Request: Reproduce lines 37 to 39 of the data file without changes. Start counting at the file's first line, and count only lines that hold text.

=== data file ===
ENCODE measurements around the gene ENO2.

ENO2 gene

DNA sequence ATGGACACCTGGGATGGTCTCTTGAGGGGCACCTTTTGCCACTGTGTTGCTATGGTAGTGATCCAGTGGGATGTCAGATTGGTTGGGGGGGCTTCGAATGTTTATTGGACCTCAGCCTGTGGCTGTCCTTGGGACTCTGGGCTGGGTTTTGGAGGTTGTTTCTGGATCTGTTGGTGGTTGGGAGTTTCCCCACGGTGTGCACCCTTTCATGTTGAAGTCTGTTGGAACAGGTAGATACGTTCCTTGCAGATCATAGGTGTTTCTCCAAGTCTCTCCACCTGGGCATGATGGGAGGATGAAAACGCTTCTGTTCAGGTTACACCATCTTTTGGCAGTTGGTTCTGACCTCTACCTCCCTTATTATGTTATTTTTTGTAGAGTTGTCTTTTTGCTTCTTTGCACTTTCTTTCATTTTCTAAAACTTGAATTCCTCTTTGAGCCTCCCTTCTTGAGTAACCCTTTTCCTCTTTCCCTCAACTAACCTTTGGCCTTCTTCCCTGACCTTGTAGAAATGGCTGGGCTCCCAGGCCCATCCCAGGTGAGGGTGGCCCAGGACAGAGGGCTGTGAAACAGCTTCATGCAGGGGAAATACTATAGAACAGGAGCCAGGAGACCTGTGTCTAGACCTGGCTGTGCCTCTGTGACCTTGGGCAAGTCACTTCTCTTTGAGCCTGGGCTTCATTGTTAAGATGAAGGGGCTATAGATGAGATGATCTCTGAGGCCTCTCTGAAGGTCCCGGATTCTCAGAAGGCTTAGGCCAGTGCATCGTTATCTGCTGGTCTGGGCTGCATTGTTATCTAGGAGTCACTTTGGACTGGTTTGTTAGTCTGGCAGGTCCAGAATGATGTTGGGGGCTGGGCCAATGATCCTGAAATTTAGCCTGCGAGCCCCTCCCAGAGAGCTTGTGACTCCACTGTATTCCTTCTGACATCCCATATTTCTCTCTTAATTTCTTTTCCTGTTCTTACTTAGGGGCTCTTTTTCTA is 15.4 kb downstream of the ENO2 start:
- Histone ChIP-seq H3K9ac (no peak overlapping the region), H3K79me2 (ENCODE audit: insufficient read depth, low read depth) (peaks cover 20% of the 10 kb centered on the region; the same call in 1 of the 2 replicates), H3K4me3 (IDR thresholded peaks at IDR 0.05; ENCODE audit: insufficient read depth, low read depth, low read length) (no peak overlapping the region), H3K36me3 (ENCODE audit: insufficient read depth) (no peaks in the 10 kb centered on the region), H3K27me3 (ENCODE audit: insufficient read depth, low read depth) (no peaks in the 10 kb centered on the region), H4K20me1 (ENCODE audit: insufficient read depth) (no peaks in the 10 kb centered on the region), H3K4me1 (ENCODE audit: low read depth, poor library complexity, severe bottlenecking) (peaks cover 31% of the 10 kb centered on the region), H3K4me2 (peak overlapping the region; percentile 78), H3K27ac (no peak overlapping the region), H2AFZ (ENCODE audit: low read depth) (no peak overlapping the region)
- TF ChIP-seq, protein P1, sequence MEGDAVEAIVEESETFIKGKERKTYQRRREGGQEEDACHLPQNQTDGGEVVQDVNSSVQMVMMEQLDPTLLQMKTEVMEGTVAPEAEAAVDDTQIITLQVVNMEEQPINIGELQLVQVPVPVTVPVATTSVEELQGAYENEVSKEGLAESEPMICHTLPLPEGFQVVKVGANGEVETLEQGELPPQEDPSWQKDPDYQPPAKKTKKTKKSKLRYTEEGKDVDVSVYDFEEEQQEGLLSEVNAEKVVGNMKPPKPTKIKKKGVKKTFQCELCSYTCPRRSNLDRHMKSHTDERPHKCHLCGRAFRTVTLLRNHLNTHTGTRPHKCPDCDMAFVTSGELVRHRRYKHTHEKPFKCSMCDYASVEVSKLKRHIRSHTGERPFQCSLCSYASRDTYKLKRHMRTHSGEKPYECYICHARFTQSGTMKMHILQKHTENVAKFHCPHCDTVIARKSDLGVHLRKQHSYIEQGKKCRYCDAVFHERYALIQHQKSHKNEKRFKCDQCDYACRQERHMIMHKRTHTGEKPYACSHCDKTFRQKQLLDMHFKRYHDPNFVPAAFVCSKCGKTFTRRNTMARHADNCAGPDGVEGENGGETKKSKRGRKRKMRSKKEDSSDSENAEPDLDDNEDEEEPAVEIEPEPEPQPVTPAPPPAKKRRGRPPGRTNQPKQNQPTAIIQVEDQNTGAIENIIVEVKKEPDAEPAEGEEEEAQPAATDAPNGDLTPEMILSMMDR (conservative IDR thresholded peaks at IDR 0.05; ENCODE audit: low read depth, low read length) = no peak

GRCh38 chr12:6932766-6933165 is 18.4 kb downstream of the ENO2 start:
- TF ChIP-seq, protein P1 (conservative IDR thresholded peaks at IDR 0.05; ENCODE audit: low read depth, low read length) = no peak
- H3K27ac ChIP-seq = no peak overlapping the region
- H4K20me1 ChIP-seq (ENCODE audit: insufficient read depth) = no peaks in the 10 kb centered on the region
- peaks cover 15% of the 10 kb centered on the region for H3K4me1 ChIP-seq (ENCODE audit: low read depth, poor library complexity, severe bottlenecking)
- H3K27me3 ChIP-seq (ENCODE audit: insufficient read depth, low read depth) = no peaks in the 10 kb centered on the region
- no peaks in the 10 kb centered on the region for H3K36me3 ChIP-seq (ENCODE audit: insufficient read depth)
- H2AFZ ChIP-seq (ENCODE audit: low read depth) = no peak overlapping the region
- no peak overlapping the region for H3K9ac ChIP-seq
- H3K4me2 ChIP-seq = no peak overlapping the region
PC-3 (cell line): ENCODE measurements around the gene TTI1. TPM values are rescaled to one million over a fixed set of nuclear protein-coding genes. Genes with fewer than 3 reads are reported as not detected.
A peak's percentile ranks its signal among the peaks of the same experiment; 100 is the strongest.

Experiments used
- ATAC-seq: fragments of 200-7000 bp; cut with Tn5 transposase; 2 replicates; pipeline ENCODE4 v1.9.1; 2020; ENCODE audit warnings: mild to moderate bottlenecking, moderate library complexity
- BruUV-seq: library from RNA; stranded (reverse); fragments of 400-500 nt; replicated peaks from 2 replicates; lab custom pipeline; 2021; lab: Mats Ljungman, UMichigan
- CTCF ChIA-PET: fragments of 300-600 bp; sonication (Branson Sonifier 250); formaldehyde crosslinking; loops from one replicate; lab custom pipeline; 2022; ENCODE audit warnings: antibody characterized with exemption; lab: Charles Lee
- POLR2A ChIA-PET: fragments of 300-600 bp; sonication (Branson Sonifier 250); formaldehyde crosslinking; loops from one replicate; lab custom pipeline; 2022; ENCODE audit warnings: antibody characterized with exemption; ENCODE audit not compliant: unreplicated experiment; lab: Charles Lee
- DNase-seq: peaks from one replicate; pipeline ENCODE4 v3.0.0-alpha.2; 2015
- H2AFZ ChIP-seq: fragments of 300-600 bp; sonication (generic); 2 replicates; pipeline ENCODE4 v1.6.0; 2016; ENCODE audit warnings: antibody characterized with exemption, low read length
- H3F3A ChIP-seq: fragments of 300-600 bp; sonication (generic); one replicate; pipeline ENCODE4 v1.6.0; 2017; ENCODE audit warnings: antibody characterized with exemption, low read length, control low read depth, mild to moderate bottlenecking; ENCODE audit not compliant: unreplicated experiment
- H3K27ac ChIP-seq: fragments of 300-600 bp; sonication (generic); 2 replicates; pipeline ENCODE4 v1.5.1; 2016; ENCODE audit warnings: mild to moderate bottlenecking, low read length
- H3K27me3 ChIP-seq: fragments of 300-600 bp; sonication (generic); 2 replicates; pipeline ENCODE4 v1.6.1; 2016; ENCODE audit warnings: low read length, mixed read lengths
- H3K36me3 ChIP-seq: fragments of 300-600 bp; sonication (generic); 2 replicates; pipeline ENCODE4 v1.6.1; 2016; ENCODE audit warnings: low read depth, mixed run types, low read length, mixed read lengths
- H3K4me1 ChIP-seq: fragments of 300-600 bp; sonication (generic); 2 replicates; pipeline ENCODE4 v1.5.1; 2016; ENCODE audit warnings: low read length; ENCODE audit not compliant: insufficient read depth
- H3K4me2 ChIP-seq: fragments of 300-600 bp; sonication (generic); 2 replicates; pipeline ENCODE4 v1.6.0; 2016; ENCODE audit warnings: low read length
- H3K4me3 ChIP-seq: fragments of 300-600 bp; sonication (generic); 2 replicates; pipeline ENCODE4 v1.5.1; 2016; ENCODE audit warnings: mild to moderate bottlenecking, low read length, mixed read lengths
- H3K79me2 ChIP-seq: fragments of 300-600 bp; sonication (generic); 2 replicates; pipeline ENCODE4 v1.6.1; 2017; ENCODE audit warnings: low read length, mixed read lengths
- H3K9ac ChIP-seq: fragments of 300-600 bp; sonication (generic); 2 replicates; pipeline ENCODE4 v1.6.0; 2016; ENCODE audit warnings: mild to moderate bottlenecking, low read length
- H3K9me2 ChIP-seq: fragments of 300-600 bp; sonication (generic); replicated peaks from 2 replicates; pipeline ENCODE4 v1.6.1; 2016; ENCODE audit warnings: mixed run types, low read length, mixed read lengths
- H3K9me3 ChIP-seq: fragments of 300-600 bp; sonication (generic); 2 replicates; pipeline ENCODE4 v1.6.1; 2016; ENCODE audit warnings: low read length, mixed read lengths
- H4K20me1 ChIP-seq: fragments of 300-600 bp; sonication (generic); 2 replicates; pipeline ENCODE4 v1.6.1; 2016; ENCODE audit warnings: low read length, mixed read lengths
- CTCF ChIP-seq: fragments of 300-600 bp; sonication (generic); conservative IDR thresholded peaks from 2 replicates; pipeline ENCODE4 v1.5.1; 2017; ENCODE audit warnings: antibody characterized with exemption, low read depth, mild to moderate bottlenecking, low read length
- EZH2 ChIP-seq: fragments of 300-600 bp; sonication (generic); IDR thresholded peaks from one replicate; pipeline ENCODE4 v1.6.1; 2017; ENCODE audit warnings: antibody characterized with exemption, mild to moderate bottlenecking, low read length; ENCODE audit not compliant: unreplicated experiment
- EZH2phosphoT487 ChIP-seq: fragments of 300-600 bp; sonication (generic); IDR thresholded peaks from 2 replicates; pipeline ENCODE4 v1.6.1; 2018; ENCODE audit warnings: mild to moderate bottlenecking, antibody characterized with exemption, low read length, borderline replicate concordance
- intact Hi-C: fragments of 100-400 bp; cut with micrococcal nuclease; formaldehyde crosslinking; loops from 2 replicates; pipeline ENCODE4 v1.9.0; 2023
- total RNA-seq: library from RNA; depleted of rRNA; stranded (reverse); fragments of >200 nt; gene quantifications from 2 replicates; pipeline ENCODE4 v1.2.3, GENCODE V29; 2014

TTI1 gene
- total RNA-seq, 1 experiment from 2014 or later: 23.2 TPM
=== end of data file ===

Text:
- CTCF ChIP-seq: fragments of 300-600 bp; sonication (generic); conservative IDR thresholded peaks from 2 replicates; pipeline ENCODE4 v1.5.1; 2017; ENCODE audit warnings: antibody characterized with exemption, low read depth, mild to moderate bottlenecking, low read length
- EZH2 ChIP-seq: fragments of 300-600 bp; sonication (generic); IDR thresholded peaks from one replicate; pipeline ENCODE4 v1.6.1; 2017; ENCODE audit warnings: antibody characterized with exemption, mild to moderate bottlenecking, low read length; ENCODE audit not compliant: unreplicated experiment
- EZH2phosphoT487 ChIP-seq: fragments of 300-600 bp; sonication (generic); IDR thresholded peaks from 2 replicates; pipeline ENCODE4 v1.6.1; 2018; ENCODE audit warnings: mild to moderate bottlenecking, antibody characterized with exemption, low read length, borderline replicate concordance